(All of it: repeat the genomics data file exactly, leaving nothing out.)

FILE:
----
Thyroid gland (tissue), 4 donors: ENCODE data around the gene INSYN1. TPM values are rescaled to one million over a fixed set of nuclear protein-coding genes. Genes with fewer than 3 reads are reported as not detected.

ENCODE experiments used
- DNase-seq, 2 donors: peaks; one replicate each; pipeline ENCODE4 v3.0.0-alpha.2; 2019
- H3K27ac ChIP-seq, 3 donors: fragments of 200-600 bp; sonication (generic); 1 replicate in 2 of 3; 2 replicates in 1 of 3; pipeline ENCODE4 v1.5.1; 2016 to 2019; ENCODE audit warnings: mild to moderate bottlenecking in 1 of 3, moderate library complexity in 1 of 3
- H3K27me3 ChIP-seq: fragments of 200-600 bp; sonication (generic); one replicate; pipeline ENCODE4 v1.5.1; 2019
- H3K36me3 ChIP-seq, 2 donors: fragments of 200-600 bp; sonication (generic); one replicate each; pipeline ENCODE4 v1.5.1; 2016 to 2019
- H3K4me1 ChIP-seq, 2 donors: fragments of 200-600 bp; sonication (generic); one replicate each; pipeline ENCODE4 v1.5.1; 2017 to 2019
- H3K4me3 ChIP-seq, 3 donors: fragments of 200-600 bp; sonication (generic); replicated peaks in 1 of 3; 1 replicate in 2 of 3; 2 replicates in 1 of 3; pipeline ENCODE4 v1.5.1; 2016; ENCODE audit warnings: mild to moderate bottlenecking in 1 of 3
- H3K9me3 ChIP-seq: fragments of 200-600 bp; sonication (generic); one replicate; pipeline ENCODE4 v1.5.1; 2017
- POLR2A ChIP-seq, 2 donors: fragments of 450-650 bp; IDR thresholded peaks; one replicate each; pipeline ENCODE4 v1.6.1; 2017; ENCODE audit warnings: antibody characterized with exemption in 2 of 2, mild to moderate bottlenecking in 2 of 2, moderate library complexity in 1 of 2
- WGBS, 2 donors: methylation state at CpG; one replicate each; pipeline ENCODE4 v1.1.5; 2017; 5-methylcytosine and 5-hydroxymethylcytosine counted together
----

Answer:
Thyroid gland (tissue), 4 donors: ENCODE data around the gene INSYN1. TPM values are rescaled to one million over a fixed set of nuclear protein-coding genes. Genes with fewer than 3 reads are reported as not detected.

ENCODE experiments used
- DNase-seq, 2 donors: peaks; one replicate each; pipeline ENCODE4 v3.0.0-alpha.2; 2019
- H3K27ac ChIP-seq, 3 donors: fragments of 200-600 bp; sonication (generic); 1 replicate in 2 of 3; 2 replicates in 1 of 3; pipeline ENCODE4 v1.5.1; 2016 to 2019; ENCODE audit warnings: mild to moderate bottlenecking in 1 of 3, moderate library complexity in 1 of 3
- H3K27me3 ChIP-seq: fragments of 200-600 bp; sonication (generic); one replicate; pipeline ENCODE4 v1.5.1; 2019
- H3K36me3 ChIP-seq, 2 donors: fragments of 200-600 bp; sonication (generic); one replicate each; pipeline ENCODE4 v1.5.1; 2016 to 2019
- H3K4me1 ChIP-seq, 2 donors: fragments of 200-600 bp; sonication (generic); one replicate each; pipeline ENCODE4 v1.5.1; 2017 to 2019
- H3K4me3 ChIP-seq, 3 donors: fragments of 200-600 bp; sonication (generic); replicated peaks in 1 of 3; 1 replicate in 2 of 3; 2 replicates in 1 of 3; pipeline ENCODE4 v1.5.1; 2016; ENCODE audit warnings: mild to moderate bottlenecking in 1 of 3
- H3K9me3 ChIP-seq: fragments of 200-600 bp; sonication (generic); one replicate; pipeline ENCODE4 v1.5.1; 2017
- POLR2A ChIP-seq, 2 donors: fragments of 450-650 bp; IDR thresholded peaks; one replicate each; pipeline ENCODE4 v1.6.1; 2017; ENCODE audit warnings: antibody characterized with exemption in 2 of 2, mild to moderate bottlenecking in 2 of 2, moderate library complexity in 1 of 2
- WGBS, 2 donors: methylation state at CpG; one replicate each; pipeline ENCODE4 v1.1.5; 2017; 5-methylcytosine and 5-hydroxymethylcytosine counted together